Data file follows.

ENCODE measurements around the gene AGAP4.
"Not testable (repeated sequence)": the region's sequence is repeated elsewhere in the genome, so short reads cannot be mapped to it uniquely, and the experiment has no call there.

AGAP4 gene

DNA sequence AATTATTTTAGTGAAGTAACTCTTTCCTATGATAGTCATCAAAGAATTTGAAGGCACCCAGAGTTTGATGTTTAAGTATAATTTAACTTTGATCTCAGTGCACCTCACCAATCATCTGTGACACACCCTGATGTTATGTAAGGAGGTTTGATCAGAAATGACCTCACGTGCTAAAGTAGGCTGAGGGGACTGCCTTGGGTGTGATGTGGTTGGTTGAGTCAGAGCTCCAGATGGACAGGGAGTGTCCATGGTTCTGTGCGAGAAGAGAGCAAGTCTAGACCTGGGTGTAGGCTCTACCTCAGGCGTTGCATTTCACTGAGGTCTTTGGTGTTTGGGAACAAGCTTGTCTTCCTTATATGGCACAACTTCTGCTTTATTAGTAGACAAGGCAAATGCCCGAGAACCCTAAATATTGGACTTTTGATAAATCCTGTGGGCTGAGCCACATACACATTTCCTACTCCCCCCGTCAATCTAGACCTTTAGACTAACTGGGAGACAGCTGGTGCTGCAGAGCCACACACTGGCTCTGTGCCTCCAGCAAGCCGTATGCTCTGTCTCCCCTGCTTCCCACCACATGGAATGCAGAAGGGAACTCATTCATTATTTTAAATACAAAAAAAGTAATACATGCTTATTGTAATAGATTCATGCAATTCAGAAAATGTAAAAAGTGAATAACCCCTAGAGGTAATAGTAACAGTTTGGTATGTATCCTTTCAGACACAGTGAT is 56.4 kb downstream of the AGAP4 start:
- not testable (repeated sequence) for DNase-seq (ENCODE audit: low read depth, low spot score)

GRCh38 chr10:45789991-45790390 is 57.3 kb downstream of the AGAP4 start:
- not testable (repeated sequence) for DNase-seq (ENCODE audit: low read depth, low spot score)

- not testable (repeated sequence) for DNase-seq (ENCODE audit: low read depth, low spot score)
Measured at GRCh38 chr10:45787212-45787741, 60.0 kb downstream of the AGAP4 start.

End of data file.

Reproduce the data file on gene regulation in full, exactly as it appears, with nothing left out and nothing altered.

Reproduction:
ENCODE measurements around the gene AGAP4.
"Not testable (repeated sequence)": the region's sequence is repeated elsewhere in the genome, so short reads cannot be mapped to it uniquely, and the experiment has no call there.

AGAP4 gene

DNA sequence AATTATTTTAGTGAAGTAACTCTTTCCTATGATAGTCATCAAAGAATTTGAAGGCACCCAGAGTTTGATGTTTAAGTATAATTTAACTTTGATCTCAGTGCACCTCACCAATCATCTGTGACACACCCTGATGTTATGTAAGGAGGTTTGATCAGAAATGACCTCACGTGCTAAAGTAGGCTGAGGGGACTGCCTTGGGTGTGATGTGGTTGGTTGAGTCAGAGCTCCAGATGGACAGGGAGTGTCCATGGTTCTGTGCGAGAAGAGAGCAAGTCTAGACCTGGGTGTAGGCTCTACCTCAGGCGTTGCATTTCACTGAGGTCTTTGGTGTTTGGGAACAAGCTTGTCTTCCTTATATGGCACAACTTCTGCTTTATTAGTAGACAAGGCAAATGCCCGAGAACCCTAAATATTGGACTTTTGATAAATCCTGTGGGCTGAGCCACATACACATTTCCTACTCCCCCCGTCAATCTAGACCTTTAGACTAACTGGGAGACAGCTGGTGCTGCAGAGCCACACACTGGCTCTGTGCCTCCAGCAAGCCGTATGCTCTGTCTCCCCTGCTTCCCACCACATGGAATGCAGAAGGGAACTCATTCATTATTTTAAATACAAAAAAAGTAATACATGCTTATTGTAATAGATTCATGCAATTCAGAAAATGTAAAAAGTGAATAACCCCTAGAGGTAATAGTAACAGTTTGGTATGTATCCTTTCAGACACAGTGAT is 56.4 kb downstream of the AGAP4 start:
- not testable (repeated sequence) for DNase-seq (ENCODE audit: low read depth, low spot score)

GRCh38 chr10:45789991-45790390 is 57.3 kb downstream of the AGAP4 start:
- not testable (repeated sequence) for DNase-seq (ENCODE audit: low read depth, low spot score)

- not testable (repeated sequence) for DNase-seq (ENCODE audit: low read depth, low spot score)
Measured at GRCh38 chr10:45787212-45787741, 60.0 kb downstream of the AGAP4 start.